Nearby, the Glenfinnan Monument marks the spot where Bonnie Prince Charlie raised his standard preparatory to his ultimately unsuccessful attempt to retake the throne of England and Scotland. It was erected in 1815 as a tribute to the Jacobites who lost their lives in this, the final Jacobite uprising.
Then along the shores of beautiful Loch Eil – the clan lands after which Julie’s brother is named – and on to Fort William. John was desperate for more Scottish clan history so we visited the West Highland Museum. And then just a short detour to the estate of Julie’s clan, complete with clan museum and ancestral home.
Spean Bridge to Stirling – We stopped at the Glencoe Visitor Centre to revisit the finer points of one of the greatest acts of bastardry committed during the Jacobite years. We speak of course of the Massacre of Glencoe. Not Julie’s clan, but brothers in arms nonetheless.
And then for some light relief, Doune Castle. The castle was used as a set for the filming of Monty Python and the Holy Grail. Asked if we wanted an audio guide, John said ‘I’d better have one. I think there’s going to be an exam’. And glad we did, as the audio is narrated by Terry Jones and is interspersed with funny anecdotes about the filming at the castle.
Stirling to Edinburgh – Just three more historic spots to cover. First up, Stirling Castle which is one of the largest and most important castles, historically and architecturally, in Scotland. It passed back and forth between the Scots and the English through the Scottish Wars of Independence in 1200s and 1300s. It was the seat of Scottish royalty through the 1300s and Mary Queen of Scots was crowned here.
By the time of Bonnie Prince Charlie it was a British army garrison. BPC passed through victorious on his way to successfully take Edinburgh, but although the town was his, Stirling Castle was never regained. And of course he was later forced to retreat and ultimately defeated at Culloden, thus Stirling Castle remained in British hands.
It is now managed by the National Trust and the Royal Apartments have been restored and furnished to reflect their original state.
Next up, the Wallace Monument, erected in 1869 to celebrate the achievements of William Wallace.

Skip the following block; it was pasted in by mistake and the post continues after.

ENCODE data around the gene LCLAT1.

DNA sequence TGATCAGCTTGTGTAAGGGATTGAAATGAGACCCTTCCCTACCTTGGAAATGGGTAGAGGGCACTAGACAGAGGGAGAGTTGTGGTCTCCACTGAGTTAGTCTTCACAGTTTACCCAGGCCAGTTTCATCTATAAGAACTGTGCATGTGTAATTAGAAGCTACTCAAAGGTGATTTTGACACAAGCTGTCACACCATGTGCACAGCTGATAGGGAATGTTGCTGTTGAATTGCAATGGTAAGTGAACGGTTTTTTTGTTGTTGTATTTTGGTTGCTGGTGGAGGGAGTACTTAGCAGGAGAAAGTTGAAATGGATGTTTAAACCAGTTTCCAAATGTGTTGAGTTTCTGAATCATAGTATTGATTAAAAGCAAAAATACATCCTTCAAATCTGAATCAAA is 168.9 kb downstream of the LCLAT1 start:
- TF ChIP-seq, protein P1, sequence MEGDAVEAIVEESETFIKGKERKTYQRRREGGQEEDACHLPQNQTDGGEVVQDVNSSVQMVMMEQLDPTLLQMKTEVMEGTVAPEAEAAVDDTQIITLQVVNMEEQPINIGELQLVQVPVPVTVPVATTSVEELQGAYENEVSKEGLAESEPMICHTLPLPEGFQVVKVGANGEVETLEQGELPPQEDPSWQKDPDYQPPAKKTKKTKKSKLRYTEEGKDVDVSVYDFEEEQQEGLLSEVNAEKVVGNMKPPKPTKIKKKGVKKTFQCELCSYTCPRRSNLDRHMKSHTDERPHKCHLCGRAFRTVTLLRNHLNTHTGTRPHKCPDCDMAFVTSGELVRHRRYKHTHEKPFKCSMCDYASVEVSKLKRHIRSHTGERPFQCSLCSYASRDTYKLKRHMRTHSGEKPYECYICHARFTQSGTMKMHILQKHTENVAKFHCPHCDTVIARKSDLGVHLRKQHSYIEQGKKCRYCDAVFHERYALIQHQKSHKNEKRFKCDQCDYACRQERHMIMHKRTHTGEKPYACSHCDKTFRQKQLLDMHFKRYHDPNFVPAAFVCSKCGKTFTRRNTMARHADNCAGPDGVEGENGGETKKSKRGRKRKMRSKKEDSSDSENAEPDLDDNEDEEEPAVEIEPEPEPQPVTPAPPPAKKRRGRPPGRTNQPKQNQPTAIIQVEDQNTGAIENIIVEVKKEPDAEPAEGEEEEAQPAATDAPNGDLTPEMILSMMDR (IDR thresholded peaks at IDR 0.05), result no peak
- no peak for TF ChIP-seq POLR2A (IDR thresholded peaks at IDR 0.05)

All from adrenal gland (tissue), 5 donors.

John: Tell me again, who was WW?
Julie: Led the defeat of the British at the Battle of Stirling Bridge. Braveheart. Mel Gibson. Blue face. ‘They may take our lives, but they’ll never take our freedom”. All that.
John: Oh, yeah. You’ve been tormenting me with that stupid phrase ever since we hit Scotland. If you ever say it again, you will meet the same fate as your forebears.
Julie: Actually, the real guy never said it. It’s just in the film. Probably the closest he came to saying it was years later. After he was eventually captured and sentenced to death for treason, he was strangled by hanging but released while still alive, emasculated, eviscerated and had his bowels burned before him, then he was beheaded. Part way through, he was offered a quick end if he would only acknowledge the sovereignty of the English king, Edward II. In response, he bellowed ‘Freedom’ and the slow killing therefore continued. That is true patriotism.
John: That is true stupidity.
Julie: In fact, I think that was just in the movie too. His real ‘last words’ are not known.
And finally, Bannockburn. There’s a Bannockburn in New Zealand where they make sensational pinot noir wines. There’s a Bannockburn in Australia where they make sensational pinot noir wines. And then there’s Bannockburn in Scotland.
No red wines here. Just a battlefield where Robert the Bruce secured victory over the English in the Battle of Bannockburn. This was the turning point in the Scottish Wars of Independence that led eventually to the Treaty of Edinburgh-Northampton in which the English recognised the full independence of Scotland and acknowledged Robert the Bruce and his heirs as its rightful rulers.
Ok. Enough Scottish history. Back to Edinburgh and then on to Glasgow. What a saga. Someone give John a deep fried Mars bar.